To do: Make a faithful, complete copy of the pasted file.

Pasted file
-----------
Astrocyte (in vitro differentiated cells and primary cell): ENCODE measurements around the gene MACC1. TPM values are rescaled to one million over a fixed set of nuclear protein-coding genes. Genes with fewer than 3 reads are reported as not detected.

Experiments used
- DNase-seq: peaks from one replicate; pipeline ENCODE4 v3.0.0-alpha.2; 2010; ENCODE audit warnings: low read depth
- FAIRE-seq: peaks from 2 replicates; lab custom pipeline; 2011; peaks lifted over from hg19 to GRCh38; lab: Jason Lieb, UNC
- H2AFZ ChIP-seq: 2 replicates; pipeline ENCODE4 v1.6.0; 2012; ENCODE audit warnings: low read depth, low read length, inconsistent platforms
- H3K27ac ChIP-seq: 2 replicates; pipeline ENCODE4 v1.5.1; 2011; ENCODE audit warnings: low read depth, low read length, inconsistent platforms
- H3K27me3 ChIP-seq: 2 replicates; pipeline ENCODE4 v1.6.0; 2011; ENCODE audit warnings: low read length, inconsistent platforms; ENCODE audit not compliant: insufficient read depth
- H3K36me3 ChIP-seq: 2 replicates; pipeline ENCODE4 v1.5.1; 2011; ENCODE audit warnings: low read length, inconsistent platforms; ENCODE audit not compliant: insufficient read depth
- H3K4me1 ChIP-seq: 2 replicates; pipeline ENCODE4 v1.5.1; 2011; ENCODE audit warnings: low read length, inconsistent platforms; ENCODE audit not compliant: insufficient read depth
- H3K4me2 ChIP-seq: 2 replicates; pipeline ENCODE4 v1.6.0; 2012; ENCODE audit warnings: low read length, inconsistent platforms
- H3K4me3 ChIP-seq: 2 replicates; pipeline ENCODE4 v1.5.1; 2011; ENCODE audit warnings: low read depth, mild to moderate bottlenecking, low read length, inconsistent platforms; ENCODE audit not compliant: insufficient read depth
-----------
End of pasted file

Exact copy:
Astrocyte (in vitro differentiated cells and primary cell): ENCODE measurements around the gene MACC1. TPM values are rescaled to one million over a fixed set of nuclear protein-coding genes. Genes with fewer than 3 reads are reported as not detected.

Experiments used
- DNase-seq: peaks from one replicate; pipeline ENCODE4 v3.0.0-alpha.2; 2010; ENCODE audit warnings: low read depth
- FAIRE-seq: peaks from 2 replicates; lab custom pipeline; 2011; peaks lifted over from hg19 to GRCh38; lab: Jason Lieb, UNC
- H2AFZ ChIP-seq: 2 replicates; pipeline ENCODE4 v1.6.0; 2012; ENCODE audit warnings: low read depth, low read length, inconsistent platforms
- H3K27ac ChIP-seq: 2 replicates; pipeline ENCODE4 v1.5.1; 2011; ENCODE audit warnings: low read depth, low read length, inconsistent platforms
- H3K27me3 ChIP-seq: 2 replicates; pipeline ENCODE4 v1.6.0; 2011; ENCODE audit warnings: low read length, inconsistent platforms; ENCODE audit not compliant: insufficient read depth
- H3K36me3 ChIP-seq: 2 replicates; pipeline ENCODE4 v1.5.1; 2011; ENCODE audit warnings: low read length, inconsistent platforms; ENCODE audit not compliant: insufficient read depth
- H3K4me1 ChIP-seq: 2 replicates; pipeline ENCODE4 v1.5.1; 2011; ENCODE audit warnings: low read length, inconsistent platforms; ENCODE audit not compliant: insufficient read depth
- H3K4me2 ChIP-seq: 2 replicates; pipeline ENCODE4 v1.6.0; 2012; ENCODE audit warnings: low read length, inconsistent platforms
- H3K4me3 ChIP-seq: 2 replicates; pipeline ENCODE4 v1.5.1; 2011; ENCODE audit warnings: low read depth, mild to moderate bottlenecking, low read length, inconsistent platforms; ENCODE audit not compliant: insufficient read depth